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Показать все книги автора/авторов: Asimov Isaac, Силверберг Роберт

«The Ugly Little Boy», Isaac Asimov и др.

And, alone in the dim emptiness of the sleeping forecasde he appeared bigger,

colossal, very old; old as Father time himself, who should have come there

into this place as quiet as a sepulchre to contemplate with patient eyes the

short victory of sleep, the consoler. Yet he was only a child of time, a

lonely relic of a devoured and forgotten generation…

— JOSEPH CONRAD, The Nigger of the Narcissus


Prologue. Silver Cloud

SNOW HAD COME IN during the night, a fine dusting of it, thin as mist, traveling on the western wind. It was snow that must have come a great distance. The scent of the sea was still on it, rising now from the bleak broad tundra as die warmth of die early morning sun began to go to work on it.

Silver Cloud had seen the sea once, a long time ago, when he was a boy and the People still hunted in the western lands. The sea was huge and dark and resdess, and when die sunlight struck it in a certain way it gleamed like strange liquid fire. To enter it was death, but to look upon it was wonderful. He would never see it again; that much he knew. The lands bordering the sea were held by the Other Ones now, and the People were in retreat, steadily moving closer and closer each year to the place where die sun is born. And even if the Other Ones were to disappear as suddenly as they had come, Silver Cloud understood diat he would have no hope of returning to die coastal territory. He was too old, too lame, too close to his end. It would take half a lifetime for the tribe to retrace its eastward path, perhaps more. Silver Cloud did not have half a lifetime left. Two or three years, if he was lucky: mat was more like it.

But that was all right. He had seen the sea once, which was more than anyone else in the tribe could say. He would never forget the scent of it, or its great surging strength. Now he stood on the high ground overlooking the encampment, staring out at the unexpectedly snowy plains-opening his nostrils wide, breathing deeply, letting the musky odor of the sea rise to him from below on the fiimes from the melting snow. For just a moment he felt young again.

For just a moment.

A voice behind him said, "You mentioned nothing about snow last night when we made camp, Silver Cloud."

It was the voice of She Who Knows. Why had she followed him up here? He had come up here to be alone in the quiet time of the dawn. And she was the last person he wanted to be bothered by in this private moment.

Slowly Silver Cloud swung round to face her.

"Is snow so unusual that I need to give warning every time it's on the way?"

"This is the fifth week of summer, Silver Cloud."

He shrugged. "It can snow in the summertime as well, woman."

"In the fifth week?"

"In any week," said Silver Cloud. "I remember summers when the snow never stopped, when it came day after day after day. You could see the bright summer sun shining through it, and still the snow fell. And that was in the western lands, where the summers are warmer than they are here."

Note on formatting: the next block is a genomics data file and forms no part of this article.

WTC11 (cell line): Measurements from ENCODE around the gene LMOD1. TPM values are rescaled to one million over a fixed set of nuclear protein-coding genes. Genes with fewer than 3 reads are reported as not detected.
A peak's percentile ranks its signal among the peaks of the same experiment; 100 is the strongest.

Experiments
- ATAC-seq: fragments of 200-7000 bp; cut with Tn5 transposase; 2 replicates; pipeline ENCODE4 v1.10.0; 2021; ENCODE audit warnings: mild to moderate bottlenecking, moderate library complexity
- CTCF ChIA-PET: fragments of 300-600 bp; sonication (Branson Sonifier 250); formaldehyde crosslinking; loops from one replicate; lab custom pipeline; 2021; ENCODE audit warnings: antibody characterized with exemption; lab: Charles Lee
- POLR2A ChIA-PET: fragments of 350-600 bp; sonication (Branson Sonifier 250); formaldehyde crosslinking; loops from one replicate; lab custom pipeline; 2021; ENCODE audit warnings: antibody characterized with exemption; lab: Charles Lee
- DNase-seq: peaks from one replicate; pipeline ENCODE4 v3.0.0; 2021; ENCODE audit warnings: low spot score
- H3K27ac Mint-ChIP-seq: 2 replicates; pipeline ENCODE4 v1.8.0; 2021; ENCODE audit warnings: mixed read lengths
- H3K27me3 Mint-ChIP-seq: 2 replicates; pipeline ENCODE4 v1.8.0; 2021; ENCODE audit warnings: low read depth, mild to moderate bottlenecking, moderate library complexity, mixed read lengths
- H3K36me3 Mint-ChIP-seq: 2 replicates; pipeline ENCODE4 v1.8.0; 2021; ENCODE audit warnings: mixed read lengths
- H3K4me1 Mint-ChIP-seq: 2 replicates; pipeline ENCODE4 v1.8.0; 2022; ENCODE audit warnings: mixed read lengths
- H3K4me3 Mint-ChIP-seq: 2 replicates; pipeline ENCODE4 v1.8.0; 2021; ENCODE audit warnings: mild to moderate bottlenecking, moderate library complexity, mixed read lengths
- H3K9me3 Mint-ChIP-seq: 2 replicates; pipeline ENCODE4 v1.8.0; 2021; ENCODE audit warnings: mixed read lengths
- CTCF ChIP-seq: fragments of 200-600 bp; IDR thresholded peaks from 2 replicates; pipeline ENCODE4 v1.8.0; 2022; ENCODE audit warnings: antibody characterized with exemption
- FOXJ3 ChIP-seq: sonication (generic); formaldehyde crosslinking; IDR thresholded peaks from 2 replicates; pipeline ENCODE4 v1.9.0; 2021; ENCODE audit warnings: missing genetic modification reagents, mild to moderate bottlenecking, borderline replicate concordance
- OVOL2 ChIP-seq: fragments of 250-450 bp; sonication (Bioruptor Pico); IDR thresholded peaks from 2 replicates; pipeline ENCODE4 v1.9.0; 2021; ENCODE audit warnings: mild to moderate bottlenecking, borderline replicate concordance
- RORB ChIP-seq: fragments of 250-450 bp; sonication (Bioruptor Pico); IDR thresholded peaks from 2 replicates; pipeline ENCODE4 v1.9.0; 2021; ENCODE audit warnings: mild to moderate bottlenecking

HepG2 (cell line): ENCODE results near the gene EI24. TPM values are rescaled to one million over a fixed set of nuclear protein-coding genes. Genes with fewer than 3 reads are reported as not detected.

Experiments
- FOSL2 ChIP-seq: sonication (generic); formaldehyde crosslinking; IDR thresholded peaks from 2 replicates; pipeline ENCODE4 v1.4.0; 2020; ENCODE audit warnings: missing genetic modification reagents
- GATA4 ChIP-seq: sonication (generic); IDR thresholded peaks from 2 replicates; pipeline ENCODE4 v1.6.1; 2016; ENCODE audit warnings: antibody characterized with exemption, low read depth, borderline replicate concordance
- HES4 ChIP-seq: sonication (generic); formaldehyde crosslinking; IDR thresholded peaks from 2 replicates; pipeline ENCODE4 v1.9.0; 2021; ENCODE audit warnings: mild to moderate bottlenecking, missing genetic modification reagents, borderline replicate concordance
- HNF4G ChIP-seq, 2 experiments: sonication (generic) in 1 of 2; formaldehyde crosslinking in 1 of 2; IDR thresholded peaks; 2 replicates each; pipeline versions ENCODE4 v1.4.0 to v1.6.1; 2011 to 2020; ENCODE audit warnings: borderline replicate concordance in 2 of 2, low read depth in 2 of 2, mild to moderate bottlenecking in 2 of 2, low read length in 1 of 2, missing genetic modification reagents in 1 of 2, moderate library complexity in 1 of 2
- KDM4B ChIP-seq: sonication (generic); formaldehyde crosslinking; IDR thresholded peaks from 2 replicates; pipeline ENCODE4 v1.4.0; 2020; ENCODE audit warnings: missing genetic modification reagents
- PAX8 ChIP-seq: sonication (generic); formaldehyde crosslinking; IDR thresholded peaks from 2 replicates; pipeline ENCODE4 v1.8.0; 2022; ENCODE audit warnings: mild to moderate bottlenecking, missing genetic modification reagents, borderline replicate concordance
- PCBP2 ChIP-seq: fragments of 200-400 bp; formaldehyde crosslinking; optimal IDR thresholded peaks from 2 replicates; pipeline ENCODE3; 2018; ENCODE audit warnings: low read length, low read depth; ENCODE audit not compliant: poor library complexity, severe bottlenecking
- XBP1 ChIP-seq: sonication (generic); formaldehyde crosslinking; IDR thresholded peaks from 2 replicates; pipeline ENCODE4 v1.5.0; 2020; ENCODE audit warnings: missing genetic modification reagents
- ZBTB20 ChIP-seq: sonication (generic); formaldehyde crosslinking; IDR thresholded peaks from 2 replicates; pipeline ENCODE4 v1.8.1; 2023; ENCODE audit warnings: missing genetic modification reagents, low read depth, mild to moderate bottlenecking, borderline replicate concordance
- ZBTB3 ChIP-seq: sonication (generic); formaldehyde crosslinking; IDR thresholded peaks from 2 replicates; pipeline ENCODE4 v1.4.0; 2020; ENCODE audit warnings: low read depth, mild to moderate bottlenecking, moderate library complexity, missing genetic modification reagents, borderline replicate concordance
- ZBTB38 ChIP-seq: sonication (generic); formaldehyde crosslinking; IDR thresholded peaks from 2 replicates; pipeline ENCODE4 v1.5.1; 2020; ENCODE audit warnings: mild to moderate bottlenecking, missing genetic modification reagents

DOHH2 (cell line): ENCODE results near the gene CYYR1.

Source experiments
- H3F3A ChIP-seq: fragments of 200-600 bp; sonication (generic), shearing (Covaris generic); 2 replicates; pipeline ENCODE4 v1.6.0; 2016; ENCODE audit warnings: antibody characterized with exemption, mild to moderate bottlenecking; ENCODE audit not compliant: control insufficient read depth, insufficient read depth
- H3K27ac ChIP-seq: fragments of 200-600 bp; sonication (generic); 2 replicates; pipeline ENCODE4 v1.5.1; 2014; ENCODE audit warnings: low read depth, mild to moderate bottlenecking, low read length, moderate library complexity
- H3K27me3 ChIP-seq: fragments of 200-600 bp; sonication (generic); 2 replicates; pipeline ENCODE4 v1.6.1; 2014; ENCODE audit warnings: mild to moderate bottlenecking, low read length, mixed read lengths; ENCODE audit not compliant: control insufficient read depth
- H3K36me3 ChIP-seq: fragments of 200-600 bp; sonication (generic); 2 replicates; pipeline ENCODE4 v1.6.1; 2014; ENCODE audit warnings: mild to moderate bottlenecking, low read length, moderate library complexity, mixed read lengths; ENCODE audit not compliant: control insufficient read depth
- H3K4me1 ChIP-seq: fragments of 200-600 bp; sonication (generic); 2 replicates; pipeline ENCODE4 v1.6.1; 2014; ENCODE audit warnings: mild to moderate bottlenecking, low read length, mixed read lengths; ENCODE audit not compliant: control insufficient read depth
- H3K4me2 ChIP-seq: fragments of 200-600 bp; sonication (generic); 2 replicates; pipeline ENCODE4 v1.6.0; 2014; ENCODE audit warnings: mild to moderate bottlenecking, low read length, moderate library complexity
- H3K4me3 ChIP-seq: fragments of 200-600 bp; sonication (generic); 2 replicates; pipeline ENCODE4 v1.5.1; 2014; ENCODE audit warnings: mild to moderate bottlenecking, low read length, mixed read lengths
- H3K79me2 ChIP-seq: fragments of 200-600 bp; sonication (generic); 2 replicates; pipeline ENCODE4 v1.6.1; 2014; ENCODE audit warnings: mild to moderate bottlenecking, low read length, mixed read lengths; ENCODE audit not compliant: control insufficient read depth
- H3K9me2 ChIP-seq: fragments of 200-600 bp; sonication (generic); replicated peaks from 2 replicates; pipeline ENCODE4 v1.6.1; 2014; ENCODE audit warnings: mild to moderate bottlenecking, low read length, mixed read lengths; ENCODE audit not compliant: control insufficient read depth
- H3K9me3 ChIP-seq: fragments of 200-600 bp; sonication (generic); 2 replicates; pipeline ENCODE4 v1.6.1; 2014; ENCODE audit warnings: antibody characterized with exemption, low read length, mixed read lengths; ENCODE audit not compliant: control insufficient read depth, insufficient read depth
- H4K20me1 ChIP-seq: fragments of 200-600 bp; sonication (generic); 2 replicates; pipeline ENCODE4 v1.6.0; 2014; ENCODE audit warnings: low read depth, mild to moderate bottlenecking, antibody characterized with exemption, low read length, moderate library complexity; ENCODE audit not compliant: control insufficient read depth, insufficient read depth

"That was a very long time ago, before I was born. The summers are getting better everywhere, so they all say, and it seems to be true. -You should have let us know that snow was coming, Silver Cloud."

"Is that so very much snow? It's only a light little dusting, She Who Knows."

"We could have put out the sleeping-rugs."

"For such a little dusting? Such a trifle of snow?"

"Yes. Who likes awakening with snow in the face? You ought to have told us."

"It didn't seem important," said Silver Cloud irritably.

"You should have told us anyway. Unless you didn't know it was coming, of course."

She Who Knows gave him a long hostile look, full of malice. She was becoming a very annoying woman as age bit deeper into her, Silver Cloud thought. He could remember a time when she had been the beautiful slender girl Falling River, with cascades of thick dark hair and breasts like summer melons. Everyone in the tribe had desired her then: he too, he would not deny that. But now she had passed her thirtieth winter and her hair had turned to white strings and her breasts were empty and men no longer looked at her with desire, and she had changed her name to She Who Knows, and was putting on lofty airs of wisdom as though the Goddess had entered into her soul.

He glared at her.

"I knew that the snow was coming. But I knew also that it wouldn't be worth mentioning. I felt the snow in my thigh, where the old wound is, where I always feel the oncoming snow."

"I wonder if you really did."

"Am I a liar? Is that it?"

"You would have told us, if you knew snow was coming. You would have liked having a sleeping-rug over you as much as anyone else. Even more so, I think."

"So kill me," Silver Cloud said. "I admit everything. I failed to feel the snow on the way. Therefore I failed to give the warning and you woke up with snow on your face. It's a terrible sin. Call the Killing Society, and have them take me behind the hill and hit me twelve times with the ivory club. Do you think I'd care, She Who Knows? I've seen forty winters and a few more. I'm very old and very tired. If you'd like to run the tribe for a while, She Who Knows, I'd be happy to step aside and-"

"Please, Silver Cloud."

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